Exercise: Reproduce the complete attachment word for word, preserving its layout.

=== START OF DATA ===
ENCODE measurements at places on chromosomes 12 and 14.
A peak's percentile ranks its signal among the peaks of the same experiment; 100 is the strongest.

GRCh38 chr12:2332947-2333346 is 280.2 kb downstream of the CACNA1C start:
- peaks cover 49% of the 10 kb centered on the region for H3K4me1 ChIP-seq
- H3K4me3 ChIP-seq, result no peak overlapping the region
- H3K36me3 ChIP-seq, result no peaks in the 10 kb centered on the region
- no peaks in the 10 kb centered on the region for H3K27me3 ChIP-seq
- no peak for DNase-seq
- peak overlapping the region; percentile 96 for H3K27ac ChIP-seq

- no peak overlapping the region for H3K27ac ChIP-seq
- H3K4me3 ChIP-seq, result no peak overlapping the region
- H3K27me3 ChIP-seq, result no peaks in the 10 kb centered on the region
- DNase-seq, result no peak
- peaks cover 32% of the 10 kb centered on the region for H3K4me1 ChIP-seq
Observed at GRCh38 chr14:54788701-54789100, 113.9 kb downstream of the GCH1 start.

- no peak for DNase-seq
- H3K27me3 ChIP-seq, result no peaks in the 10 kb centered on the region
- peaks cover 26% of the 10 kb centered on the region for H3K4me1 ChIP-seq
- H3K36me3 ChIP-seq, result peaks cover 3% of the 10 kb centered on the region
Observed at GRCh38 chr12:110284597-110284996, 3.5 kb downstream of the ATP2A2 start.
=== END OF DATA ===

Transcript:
ENCODE measurements at places on chromosomes 12 and 14.
A peak's percentile ranks its signal among the peaks of the same experiment; 100 is the strongest.

GRCh38 chr12:2332947-2333346 is 280.2 kb downstream of the CACNA1C start:
- peaks cover 49% of the 10 kb centered on the region for H3K4me1 ChIP-seq
- H3K4me3 ChIP-seq, result no peak overlapping the region
- H3K36me3 ChIP-seq, result no peaks in the 10 kb centered on the region
- no peaks in the 10 kb centered on the region for H3K27me3 ChIP-seq
- no peak for DNase-seq
- peak overlapping the region; percentile 96 for H3K27ac ChIP-seq

- no peak overlapping the region for H3K27ac ChIP-seq
- H3K4me3 ChIP-seq, result no peak overlapping the region
- H3K27me3 ChIP-seq, result no peaks in the 10 kb centered on the region
- DNase-seq, result no peak
- peaks cover 32% of the 10 kb centered on the region for H3K4me1 ChIP-seq
Observed at GRCh38 chr14:54788701-54789100, 113.9 kb downstream of the GCH1 start.

- no peak for DNase-seq
- H3K27me3 ChIP-seq, result no peaks in the 10 kb centered on the region
- peaks cover 26% of the 10 kb centered on the region for H3K4me1 ChIP-seq
- H3K36me3 ChIP-seq, result peaks cover 3% of the 10 kb centered on the region
Observed at GRCh38 chr12:110284597-110284996, 3.5 kb downstream of the ATP2A2 start.